It is sad that people are going to seriously injury themselves or kill someone before they get that text message just wasn't that important. Studies have shown that only 2% of people have what it takes to text and keep attention on the road, and you aren't one of them, I can assure you. I literally takes almost a savant to do it and not be distracted to the point they could have a wreck. And after you kill someone "I'm sorry, I was texting." OR "I just had to send that text message right then" isn't going to do much to make the family of the dead feel better (or your family if it is you that died.) Trust me. You aren't that important. Your message can wait.

  • Eastern N.C. Native May 12, 2010

    chromelexus22, if you're on Glenwood Ave. typing that then it's no surprise... You're probably sitting still in traffic. To answer your question, no those other comments you made regarding gps, ebay, etc. is not illegal. I feel like your comment may have sarcastic so maybe this will help... "http://www.ncleg.net/Sessions/2009/Bills/Senate/PDF/S22v0.pdf" This article is specific to North Carolina General Statute 20-137.4A. I'm out, talk with all of you later.

  • NCPictures May 12, 2010

    Gee paint me shocked There are great programs like Vlingo that will type a message for you, just speak into the phone.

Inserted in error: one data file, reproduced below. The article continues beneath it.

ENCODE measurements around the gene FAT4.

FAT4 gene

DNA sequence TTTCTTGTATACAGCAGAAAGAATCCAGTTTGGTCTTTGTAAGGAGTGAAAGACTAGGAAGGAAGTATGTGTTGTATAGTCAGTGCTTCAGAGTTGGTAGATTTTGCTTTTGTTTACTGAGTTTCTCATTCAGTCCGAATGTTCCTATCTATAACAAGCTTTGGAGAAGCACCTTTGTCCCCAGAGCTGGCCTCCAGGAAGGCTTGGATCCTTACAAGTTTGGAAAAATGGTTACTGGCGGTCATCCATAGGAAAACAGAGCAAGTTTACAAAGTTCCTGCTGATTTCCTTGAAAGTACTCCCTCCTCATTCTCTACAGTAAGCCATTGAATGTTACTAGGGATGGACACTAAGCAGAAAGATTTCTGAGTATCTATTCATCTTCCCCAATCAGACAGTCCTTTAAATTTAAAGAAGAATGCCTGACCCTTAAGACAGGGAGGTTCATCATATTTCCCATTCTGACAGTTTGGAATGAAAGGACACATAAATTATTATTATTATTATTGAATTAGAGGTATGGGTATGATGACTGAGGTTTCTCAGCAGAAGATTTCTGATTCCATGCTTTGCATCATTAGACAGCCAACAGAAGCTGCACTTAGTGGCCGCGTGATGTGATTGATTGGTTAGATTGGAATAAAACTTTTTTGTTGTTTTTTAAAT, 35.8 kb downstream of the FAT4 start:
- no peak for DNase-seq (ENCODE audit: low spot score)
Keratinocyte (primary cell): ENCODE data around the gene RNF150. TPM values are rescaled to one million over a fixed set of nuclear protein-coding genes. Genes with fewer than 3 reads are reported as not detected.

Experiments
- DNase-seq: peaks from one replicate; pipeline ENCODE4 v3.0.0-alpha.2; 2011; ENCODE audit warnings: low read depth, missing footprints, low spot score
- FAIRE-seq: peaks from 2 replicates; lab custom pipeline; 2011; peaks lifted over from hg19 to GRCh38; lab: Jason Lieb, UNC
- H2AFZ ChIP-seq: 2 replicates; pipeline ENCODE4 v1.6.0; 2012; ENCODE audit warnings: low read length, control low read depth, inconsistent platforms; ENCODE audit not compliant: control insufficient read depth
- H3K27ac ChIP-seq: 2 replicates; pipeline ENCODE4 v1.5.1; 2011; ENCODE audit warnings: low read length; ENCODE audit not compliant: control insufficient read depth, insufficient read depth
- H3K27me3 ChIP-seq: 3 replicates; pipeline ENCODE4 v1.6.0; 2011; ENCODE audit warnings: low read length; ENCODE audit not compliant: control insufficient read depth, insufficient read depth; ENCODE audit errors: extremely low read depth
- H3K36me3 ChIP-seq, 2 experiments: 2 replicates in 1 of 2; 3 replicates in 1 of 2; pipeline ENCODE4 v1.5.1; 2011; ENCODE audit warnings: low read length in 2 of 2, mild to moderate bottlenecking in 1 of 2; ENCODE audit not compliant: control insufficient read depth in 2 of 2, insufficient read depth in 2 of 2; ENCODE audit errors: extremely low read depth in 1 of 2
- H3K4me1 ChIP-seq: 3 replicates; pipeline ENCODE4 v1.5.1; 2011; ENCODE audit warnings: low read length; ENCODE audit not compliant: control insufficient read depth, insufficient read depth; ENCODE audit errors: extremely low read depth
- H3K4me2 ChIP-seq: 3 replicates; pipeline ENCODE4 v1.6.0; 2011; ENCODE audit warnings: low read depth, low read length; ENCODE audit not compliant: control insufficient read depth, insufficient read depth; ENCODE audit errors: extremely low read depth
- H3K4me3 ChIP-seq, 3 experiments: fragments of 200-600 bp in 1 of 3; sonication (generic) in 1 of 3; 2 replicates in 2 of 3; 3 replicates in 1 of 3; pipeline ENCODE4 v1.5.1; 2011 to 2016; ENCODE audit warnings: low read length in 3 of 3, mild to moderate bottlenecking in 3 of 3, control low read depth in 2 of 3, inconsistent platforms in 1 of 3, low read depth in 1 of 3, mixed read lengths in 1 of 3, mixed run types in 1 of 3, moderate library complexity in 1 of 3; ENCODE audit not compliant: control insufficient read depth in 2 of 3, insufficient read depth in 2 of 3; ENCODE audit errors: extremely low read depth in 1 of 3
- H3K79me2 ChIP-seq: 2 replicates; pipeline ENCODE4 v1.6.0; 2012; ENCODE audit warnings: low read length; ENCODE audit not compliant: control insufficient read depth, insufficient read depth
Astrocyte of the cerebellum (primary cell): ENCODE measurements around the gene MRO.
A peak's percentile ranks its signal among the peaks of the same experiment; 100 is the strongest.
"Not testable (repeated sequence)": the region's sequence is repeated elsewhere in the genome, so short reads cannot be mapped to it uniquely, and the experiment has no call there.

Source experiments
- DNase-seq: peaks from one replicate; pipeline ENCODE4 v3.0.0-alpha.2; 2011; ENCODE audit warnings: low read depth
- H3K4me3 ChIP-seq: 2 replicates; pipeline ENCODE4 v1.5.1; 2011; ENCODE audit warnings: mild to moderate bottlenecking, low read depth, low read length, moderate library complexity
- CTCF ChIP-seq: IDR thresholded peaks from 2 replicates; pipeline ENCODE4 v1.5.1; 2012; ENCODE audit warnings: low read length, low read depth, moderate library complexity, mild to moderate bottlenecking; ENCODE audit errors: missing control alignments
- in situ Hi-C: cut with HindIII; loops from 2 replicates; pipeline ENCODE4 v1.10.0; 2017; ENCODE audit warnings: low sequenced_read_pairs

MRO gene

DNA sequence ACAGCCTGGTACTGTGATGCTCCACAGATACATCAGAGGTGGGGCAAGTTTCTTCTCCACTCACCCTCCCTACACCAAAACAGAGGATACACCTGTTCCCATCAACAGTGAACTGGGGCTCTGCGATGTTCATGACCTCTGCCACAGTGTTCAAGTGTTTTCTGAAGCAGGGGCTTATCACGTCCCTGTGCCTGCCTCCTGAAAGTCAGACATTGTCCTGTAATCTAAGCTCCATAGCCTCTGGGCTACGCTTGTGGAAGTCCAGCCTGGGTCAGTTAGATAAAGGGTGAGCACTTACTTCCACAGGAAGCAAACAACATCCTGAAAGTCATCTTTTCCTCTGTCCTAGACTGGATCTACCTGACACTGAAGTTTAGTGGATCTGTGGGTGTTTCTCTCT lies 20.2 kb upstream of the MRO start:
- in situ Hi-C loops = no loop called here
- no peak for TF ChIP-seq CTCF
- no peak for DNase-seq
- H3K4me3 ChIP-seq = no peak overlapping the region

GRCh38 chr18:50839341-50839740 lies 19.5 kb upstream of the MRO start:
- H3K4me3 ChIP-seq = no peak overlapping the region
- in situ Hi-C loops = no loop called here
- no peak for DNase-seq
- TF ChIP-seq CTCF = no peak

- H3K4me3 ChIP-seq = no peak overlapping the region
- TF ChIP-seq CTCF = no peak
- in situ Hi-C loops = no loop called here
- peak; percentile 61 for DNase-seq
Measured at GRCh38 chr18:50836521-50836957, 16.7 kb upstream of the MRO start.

• sw May 12, 2010

    Just because you think you can do it safely, doesn't mean it's not a distraction. Anything that takes your focus off the road is potentially disastrous. Keep your eyes on the road, the life you save might be your own.

  • tamiya_stars May 12, 2010

    >>>but if you've got to text, you've got to text

  • NCSU2311 May 12, 2010

    Alright I'm in my car typing this on Glenwood Ave. No problem for me. You have to be smarter than the phone.

  • NCSU2311 May 12, 2010

    Eastern....I'll be using my GPS to make an appointment and my iPod on my phone for music. Are those illegal too? Is strolling Ebay while I drive illegal? I can read all I want just not push any buttons to communicate? I'm really confused now.

  • Moabit May 12, 2010

    What generation did most of you come from? You all think it is ok to text while driving? Only the old people can not do it? My 18 year old does not text and he constantly has to pay attention to the drivers coming at him in the wrong lane. You see their startled faces when they realize they almost hit somebody.Driving is driving and not eating or texting or sleeping while you drive. One of you that writes this stuff will be affected. then you can text from the hospital or heaven, hopefully nobody else gets hurt. this is not modern against old, this is still having common sense. What happened?

  • Eastern N.C. Native May 12, 2010

    HomerJ, I'm good in court. :) "imyourhighness69", I understand now you're quoting NHTSA but to simplify the issue, use a link to back up your claim. It helps people like me who must "see to believe" in most cases. Either way, thanks. I also like the comment that you'll be posting via your IPHONE... Yes, that's illegal by statute to communicate or read communication through your phone. :)